For any of you who didn't catch it (heavens forbid!), fahrt is something like to drive/to go, tödlich is deathly, and hummer, is well, lobster. Google can certainly tell the curious plenty more.

Posted by: tehgeekmeister at Nov 2, 2006 5:24:24 AM

This is an excellent example of deadpan... Good job Tenser.

Thanks for the kind words. After the first two comments (mostly the second one) I was thinking, "Jeez, rough crowd."

BTW, if you think this version is deadpan, try re-reading the post without the sentence that begins "I should say up front...". That was a very late addition, intended to indicate the post was supposed to be a joke.

Posted by: The Tensor at Nov 3, 2006 3:36:33 AM

you had me spray my coffee all over the keyboard... this is too funny. (next time put a warning, I was expecting a dead serious post). Good job!
As I am living with an Australian and a German I should be able to find more examples, but... they have such difficulties communicating they gave up talking to one another, it seems.

Posted by: Myrtille at Nov 3, 2006 3:47:40 AM

The one usually quoted is Fahrt ins Blaue. It's hard to think of these, though. How about Luther and the Diät von Worms?
My brother Geoff used to like the Geöffnet signs at petrol stations and so on.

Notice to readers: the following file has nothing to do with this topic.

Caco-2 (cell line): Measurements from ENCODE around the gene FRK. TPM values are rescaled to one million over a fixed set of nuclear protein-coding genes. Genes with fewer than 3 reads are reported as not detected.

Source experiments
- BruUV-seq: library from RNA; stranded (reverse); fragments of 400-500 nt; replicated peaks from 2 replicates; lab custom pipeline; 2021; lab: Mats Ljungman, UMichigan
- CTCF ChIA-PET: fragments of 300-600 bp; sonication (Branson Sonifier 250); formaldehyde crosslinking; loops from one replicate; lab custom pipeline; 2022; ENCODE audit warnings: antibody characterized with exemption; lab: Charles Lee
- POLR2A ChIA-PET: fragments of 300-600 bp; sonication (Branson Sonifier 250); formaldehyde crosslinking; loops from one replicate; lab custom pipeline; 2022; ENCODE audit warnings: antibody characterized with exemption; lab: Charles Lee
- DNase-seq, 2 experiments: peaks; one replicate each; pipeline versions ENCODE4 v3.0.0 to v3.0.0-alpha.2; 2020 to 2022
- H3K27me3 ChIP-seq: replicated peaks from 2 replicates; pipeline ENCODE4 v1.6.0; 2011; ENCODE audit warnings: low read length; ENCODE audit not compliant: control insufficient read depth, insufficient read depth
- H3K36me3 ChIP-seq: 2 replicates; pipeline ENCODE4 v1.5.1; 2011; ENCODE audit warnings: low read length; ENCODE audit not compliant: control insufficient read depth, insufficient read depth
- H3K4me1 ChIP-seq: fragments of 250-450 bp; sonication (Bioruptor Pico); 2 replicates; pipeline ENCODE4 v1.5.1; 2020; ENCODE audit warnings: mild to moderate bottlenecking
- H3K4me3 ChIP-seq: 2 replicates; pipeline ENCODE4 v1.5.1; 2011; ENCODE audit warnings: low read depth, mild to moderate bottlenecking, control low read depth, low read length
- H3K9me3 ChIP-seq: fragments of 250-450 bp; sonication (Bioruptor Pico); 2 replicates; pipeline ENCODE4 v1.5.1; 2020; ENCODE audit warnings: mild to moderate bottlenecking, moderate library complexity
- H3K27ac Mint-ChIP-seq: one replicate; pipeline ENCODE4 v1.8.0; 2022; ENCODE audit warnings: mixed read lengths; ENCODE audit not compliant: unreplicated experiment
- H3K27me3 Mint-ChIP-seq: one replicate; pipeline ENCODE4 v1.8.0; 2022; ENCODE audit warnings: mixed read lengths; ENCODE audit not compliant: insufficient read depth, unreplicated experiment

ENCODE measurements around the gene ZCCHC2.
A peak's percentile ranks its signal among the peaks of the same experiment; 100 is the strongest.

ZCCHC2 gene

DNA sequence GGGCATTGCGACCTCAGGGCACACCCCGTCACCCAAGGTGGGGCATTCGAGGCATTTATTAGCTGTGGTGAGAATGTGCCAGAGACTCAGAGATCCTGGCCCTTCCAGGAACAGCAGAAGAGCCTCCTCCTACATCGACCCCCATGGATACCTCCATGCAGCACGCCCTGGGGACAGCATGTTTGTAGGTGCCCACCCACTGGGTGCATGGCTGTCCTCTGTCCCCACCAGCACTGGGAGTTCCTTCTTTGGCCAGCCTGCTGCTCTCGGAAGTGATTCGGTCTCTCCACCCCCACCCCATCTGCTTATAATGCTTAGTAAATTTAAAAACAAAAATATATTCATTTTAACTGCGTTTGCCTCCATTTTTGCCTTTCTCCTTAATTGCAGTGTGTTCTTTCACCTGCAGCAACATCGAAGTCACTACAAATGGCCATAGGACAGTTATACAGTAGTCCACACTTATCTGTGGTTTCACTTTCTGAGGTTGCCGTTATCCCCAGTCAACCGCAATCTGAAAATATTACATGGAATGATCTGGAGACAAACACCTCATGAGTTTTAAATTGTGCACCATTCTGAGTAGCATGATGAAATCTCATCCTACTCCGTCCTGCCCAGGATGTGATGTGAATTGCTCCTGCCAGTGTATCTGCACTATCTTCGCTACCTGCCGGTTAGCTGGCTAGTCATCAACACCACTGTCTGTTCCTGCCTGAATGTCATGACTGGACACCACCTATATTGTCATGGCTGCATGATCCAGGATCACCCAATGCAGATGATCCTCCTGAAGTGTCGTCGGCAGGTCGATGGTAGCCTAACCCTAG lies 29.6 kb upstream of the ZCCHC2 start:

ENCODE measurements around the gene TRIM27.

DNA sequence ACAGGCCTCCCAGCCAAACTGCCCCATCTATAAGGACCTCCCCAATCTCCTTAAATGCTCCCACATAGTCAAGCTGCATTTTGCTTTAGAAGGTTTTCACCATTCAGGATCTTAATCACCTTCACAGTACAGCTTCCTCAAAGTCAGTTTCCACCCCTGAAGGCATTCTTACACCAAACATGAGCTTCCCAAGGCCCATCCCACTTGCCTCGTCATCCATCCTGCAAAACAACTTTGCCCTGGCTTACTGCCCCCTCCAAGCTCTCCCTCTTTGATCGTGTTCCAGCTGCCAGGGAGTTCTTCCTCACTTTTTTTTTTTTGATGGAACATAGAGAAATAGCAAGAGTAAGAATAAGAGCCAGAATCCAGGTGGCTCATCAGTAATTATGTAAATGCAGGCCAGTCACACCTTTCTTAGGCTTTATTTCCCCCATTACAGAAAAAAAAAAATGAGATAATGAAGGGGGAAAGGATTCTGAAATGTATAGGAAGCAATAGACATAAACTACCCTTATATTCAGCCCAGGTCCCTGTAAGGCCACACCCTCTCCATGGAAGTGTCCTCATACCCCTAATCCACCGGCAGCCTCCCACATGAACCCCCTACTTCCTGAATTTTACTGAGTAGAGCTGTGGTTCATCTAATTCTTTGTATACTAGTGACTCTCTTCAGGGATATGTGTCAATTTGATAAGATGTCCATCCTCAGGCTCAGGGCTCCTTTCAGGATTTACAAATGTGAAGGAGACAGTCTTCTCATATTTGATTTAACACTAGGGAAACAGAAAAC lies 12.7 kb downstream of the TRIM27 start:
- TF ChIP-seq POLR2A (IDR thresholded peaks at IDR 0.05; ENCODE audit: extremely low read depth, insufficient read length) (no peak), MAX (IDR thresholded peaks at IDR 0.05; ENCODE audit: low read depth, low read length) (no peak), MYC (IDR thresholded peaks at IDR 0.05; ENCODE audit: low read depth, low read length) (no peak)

Posted by: MM at Nov 11, 2006 5:16:02 AM

My current favorite Germanism is their term for the tatoos that are popular with women (?) in back, right above their rear ends above the waistband of pants. They refer to them as 'das Arschgeweih', or 'ass antlers'. Priceless.

Posted by: Robert Johnson at Nov 13, 2006 2:27:09 PM

Not bad, not bad. It always takes a foreigner to point out the obviously funny stuff to us boring Germans. Like when I had a friend from California over and when I picked him up from the airport and drove him back to my place he pointed out that all the exits from the Autobahn were labelled "ass fart".

Posted by: Daniel Klein at Nov 24, 2006 8:27:00 AM

...hmm... something I find more intriguing about English is that while younger people from the US or UK use swearwords all of the time (and very often without any real reason, seemingly just to underline they're saying something "important" or whatever - I mean, it's one thing to say Shit! or Fuck! when you hit yourself with a hammer or someone just stole your wallet, or if you're talking about someone you really detest, and another if people don't seem to be able to utter one sentence without a "fucking"), media wouldn't dare to write them down, instead going for f*** and so on even when they're "informal" media such as magazines for teenagers. This "gap" is much smaller with German, but I believe also other European languages/cultures.

Posted by: Edwing at Jun 4, 2007 7:29:20 PM

having been to the "DE" three times on deployment I can tell you that there are different style or slang of deutsch! What maybe correct in one region of Deutschland, will be unknown in the other region. Tensor did get the right deutsch words for their meanings... at least in the rhineland pfalz area of Germany.

Posted by: ingram at Jun 11, 2009 11:06:03 PM